Each writer must find the style that is best for them. My owner knows that short stories and multi-series are her forte, and writes only for these areas. Other writers may find that they are better at writing articles, or maybe they write for the adventure generator, and that is just fine. Each person is different, and that is why each writer must explore his or her talents before expecting a good result. The definition of a “good result” varies from person to person, and that is why it is difficult to get into an outlet such as the Neopian Times. To get a piece of writing into these places, the piece of work must be considered “good” by both the people choosing what is to be displayed and the people who read the works chosen. However, just because a piece of work was turned down by TNT or anyone else does not mean anything about you as a writer. Do not be afraid to re-send a story if you really, really want it to be read. If I may be as bold as to offer a suggestion, I would say not to repeat the process my owner went through to get “A Letter from Zoing the Mutant Yooyu” into the NT. Let’s just say that after the fifth time we sent it in that week, we were nearly kicked out of the office. *whistles innocently*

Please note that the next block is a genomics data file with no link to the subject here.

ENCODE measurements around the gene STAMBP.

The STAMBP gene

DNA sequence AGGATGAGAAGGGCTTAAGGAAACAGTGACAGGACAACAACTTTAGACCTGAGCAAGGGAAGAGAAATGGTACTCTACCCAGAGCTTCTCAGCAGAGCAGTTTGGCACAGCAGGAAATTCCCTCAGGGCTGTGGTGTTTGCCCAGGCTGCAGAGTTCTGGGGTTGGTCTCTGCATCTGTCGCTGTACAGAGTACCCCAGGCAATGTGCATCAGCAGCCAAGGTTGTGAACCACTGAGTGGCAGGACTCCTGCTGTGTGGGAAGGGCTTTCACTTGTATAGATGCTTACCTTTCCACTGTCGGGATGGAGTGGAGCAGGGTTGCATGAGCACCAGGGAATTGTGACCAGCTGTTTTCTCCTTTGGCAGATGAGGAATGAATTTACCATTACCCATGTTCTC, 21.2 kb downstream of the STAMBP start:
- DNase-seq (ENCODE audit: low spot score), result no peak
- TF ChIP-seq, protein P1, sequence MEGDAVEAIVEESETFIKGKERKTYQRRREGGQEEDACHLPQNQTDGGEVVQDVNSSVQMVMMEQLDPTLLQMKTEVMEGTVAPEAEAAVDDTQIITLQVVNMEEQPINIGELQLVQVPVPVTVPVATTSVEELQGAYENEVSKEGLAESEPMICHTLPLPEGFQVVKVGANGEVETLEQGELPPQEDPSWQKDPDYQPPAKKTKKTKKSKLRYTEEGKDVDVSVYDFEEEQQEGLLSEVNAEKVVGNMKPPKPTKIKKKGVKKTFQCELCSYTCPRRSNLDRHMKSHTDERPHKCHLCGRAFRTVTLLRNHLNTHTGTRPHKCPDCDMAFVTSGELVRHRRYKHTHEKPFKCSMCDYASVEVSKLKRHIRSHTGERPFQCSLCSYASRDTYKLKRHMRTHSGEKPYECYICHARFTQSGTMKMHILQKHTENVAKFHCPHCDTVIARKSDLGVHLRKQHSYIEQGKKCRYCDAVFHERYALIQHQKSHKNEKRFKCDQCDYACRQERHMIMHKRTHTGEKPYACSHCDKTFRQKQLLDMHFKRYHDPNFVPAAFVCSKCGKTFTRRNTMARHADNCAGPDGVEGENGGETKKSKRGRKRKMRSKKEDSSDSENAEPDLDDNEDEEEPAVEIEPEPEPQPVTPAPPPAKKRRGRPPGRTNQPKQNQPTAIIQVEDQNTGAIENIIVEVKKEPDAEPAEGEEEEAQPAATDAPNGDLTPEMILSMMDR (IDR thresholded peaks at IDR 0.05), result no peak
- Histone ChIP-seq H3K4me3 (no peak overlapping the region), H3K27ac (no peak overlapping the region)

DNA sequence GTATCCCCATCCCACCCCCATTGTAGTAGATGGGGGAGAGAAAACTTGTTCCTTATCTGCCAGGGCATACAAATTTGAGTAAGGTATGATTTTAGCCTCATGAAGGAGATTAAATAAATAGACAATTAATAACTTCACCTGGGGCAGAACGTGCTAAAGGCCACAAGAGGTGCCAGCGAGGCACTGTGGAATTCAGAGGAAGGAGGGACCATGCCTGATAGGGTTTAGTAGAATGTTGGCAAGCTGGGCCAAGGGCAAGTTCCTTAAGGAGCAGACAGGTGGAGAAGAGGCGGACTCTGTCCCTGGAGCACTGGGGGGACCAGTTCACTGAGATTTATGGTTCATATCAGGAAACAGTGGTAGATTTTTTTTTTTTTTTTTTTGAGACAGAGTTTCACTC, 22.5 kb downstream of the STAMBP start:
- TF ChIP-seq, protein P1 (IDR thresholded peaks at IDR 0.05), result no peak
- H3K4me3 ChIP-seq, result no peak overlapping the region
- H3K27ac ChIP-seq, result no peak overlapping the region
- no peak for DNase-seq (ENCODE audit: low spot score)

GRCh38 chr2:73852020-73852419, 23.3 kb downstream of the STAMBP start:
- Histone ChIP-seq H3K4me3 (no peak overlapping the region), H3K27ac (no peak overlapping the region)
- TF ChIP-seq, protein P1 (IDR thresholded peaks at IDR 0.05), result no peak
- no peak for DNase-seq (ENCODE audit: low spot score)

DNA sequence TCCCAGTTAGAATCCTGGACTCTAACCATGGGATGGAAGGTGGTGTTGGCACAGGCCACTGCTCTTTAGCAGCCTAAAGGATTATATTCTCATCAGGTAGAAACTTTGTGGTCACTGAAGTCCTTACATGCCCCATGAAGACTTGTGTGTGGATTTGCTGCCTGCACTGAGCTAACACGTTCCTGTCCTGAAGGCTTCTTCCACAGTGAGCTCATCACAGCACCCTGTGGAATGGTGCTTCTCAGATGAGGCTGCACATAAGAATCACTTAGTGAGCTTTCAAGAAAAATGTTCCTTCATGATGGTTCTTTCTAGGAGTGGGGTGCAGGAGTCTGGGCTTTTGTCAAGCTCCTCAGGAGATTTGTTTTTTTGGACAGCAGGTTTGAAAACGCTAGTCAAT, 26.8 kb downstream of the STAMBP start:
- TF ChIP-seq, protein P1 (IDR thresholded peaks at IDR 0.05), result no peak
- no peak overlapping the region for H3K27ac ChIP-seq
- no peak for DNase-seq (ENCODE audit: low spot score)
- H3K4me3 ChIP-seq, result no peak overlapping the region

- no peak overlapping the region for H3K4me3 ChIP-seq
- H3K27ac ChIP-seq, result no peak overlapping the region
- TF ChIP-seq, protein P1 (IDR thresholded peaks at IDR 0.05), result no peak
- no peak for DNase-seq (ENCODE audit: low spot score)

Have someone look at your writing and offer their honest criticism. Even if you think that your story about a poor Blumaroo who made his own plushie sets of all of Neopia is the coolest story in the world, other people may not think so. (I use this example because it was the first story my owner tried to send into the Neopian Times. I strongly suspect that the REAL reason it was turned down was because it was supposed to be a multi-series and she only sent in part one.) My owner is slightly notorious for begging her friends to read the latest update in her story, then forcing them to analyze why they like it. It should be pointed out that this process has helped her become a better writer, even if she has ignored half of the advice. The more views you receive on the piece of writing, the better of an idea you will have on how good the piece of writing is. (On the same note, I will mention that this step may work unpredictably. When we received feedback on “A Letter from Zoing the Mutant Yooyu”, it was mostly lukewarm praise. Even though we felt other people might be indifferent to it, we really liked it, and decided to send it in until it got accepted. We never really expected it to get in, but it was deemed “good” by TNT and published in issue 299 of the Neopian Times.)